EA-owned free-to-play games publisher Chillingo claims that the business model is the “fairest in the world” because it is the most empowering for consumers.
Speaking to Develop, general manager Ed Rumley (pictured) pointed to the freedom for players to invest as much – or as little – time and money into whichever titles they choose, and that ultimately it’s a choice that lies solely in the hands of the consumer.
“Free-to-play games are a fantastic way to introduce and engage players who once upon a time never considered themselves ‘gamers’,” he said.
“It’s a natural fit for mobile and tablet games since consumers generally always have the device with them and are constantly seeking new forms of entertainment.
“The model allows people to have the variety and freedom to choose what they want and how engaged they want to be with a game or app. It’s the fairest model in the world with so much choice.
“In the coming years, I do feel that players will become more discerning about the games they download. They’ll continue to recognise brands and associate quality gameplay experiences with certain publishers and developers.”
It’s a bold view given the controversy that often surrounds the microtransactions attached to free-to-play titles. The European Commission is currently investigating the use of in-app purchases in mobile games following complaints from “all over Europe”.
It follows a similar investigation by the UK’s Office of Fair Trading that concluded developers and publishers must give fair warning if a free title aimed at children involves costly microtransactions.
Such actions by government bodies stimulate talk of free-to-play games ‘nickel and diming’ consumers with pay-to-win titles. But Chillingo claims this stigma is not as widespread as you might think.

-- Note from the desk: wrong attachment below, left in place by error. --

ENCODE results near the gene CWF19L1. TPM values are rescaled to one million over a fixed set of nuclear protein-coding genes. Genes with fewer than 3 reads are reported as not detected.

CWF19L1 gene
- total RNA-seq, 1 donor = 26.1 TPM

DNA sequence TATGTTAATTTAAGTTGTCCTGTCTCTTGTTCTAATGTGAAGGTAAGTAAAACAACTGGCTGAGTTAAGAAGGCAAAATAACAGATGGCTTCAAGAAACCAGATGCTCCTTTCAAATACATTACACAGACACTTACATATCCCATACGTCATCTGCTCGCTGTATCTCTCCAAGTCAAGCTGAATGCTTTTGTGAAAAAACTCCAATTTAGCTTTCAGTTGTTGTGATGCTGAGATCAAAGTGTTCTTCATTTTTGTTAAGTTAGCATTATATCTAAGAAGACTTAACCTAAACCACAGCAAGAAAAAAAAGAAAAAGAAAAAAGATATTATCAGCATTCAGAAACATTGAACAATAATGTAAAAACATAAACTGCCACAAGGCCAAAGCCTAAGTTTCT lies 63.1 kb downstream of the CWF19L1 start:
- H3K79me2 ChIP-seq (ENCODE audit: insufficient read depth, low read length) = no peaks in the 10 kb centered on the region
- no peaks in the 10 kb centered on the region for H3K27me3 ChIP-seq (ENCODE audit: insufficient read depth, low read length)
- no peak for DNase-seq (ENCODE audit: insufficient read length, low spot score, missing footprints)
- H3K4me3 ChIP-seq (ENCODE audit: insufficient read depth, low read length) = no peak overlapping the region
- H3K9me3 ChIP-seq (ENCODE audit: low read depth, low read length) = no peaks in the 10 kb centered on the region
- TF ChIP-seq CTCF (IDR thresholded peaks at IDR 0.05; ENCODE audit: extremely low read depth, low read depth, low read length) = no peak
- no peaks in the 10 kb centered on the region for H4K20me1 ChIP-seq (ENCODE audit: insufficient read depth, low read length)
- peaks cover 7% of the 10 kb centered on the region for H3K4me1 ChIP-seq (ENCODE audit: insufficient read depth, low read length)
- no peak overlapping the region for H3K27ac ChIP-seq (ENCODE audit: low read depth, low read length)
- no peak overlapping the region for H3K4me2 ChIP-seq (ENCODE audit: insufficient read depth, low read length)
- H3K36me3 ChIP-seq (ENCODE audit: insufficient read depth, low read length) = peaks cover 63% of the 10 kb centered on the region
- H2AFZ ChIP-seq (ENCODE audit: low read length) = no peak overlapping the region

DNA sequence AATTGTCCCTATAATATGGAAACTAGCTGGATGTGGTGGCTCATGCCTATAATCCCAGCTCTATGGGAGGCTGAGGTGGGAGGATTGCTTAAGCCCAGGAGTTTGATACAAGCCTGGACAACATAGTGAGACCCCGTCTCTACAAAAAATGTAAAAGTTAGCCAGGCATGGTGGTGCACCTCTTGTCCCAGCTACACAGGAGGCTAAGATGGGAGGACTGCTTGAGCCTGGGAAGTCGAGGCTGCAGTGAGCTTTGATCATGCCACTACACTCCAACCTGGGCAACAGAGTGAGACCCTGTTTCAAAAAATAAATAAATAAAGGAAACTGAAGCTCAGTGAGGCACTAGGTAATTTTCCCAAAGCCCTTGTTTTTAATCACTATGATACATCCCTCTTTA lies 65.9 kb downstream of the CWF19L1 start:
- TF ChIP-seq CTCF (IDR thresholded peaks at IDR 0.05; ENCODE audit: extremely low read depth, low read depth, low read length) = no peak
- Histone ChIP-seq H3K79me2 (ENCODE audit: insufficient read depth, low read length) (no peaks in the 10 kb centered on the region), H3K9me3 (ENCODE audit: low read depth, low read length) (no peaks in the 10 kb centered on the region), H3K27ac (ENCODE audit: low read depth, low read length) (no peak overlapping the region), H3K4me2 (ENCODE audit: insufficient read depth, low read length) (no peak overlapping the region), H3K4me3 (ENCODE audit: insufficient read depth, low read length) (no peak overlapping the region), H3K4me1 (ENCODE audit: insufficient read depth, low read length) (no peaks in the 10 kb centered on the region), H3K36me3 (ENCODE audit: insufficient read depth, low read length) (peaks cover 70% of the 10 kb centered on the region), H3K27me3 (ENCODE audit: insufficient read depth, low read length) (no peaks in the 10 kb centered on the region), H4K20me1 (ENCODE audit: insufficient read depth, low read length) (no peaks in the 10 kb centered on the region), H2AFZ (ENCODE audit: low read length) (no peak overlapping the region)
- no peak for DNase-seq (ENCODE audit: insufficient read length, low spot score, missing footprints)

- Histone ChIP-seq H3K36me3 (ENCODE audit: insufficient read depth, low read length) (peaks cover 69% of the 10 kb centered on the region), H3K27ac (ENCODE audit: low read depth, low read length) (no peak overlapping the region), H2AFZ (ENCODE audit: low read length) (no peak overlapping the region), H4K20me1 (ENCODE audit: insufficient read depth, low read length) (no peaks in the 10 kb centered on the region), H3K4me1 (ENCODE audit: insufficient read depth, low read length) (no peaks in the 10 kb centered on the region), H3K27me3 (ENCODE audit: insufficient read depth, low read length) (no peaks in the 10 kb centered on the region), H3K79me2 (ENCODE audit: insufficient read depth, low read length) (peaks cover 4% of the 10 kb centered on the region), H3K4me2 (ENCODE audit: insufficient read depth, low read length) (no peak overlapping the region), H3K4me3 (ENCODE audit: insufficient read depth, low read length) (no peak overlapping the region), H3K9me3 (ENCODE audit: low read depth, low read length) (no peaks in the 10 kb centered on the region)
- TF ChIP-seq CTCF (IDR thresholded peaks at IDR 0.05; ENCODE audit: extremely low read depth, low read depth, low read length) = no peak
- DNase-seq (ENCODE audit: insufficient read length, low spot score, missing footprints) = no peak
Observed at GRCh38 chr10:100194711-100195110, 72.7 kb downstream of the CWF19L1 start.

“That perception may still be there with the group you would have once considered gamers,” said Rumley. “But when you look at the huge mass market audience on mobile games, that perception isn’t necessarily there.
“People are playing these games for fun and if correctly executed, that’s more powerful than the business model.”
As Rumley observes, F2P titles are often consumers’ first experience of video games if they haven’t been traditional console or PC gamers. And he says this places a great deal of responsibility with studios creating new F2P titles, as they essentially define the gateway into the industry.
While many devs concern themselves with refining their monetisation model, designing titles for first-time players is more important than ever.
“Free-to-play provides the opportunity to introduce millions of new players to the world of mobile gaming,” said Rumley. “It’s the responsibility of developers and publishers to ensure that their experience is positive.
“Starting from the ground up, it’s important that titles are developed with the appropriate gameplay design and right monetisation model in mind. Striking the right balance is the key to success.
“We firmly believe the player is king – therefore, we emphasize that the gaming experience should first and foremost be fun. If you have that foundation established and maintain that focus throughout the development cycle, then the free-to-play aspects will organically occur.”
That responsibility doesn’t stop at launch, either. Rumley says Chillingo has become as much a live services organisation as it has a developer and publisher, claiming the shift to F2P has “impacted our DNA”.
“Servicing a free-to-play mobile game is just as critical as designing it correctly,” he said. “Ensuring that players constantly receive an engaging experience is fundamental. This means having reliable servers and continuously delivering content that players want.
“I’m proud to say that our team has adapted its practices and are leveraging our decade’s worth of mobile gaming expertise and the resources of EA to advise developers on how to navigate through this shift in the industry. There are endless opportunities ahead, and we pride ourselves in being nimble enough to help indie games developers continue to find success.”
Rumley will be discussing more on the free-to-play model at this year’s Develop Conference in Brighton, which will be held from July 8th to 10th.
Find out more at www.developconference.co.uk.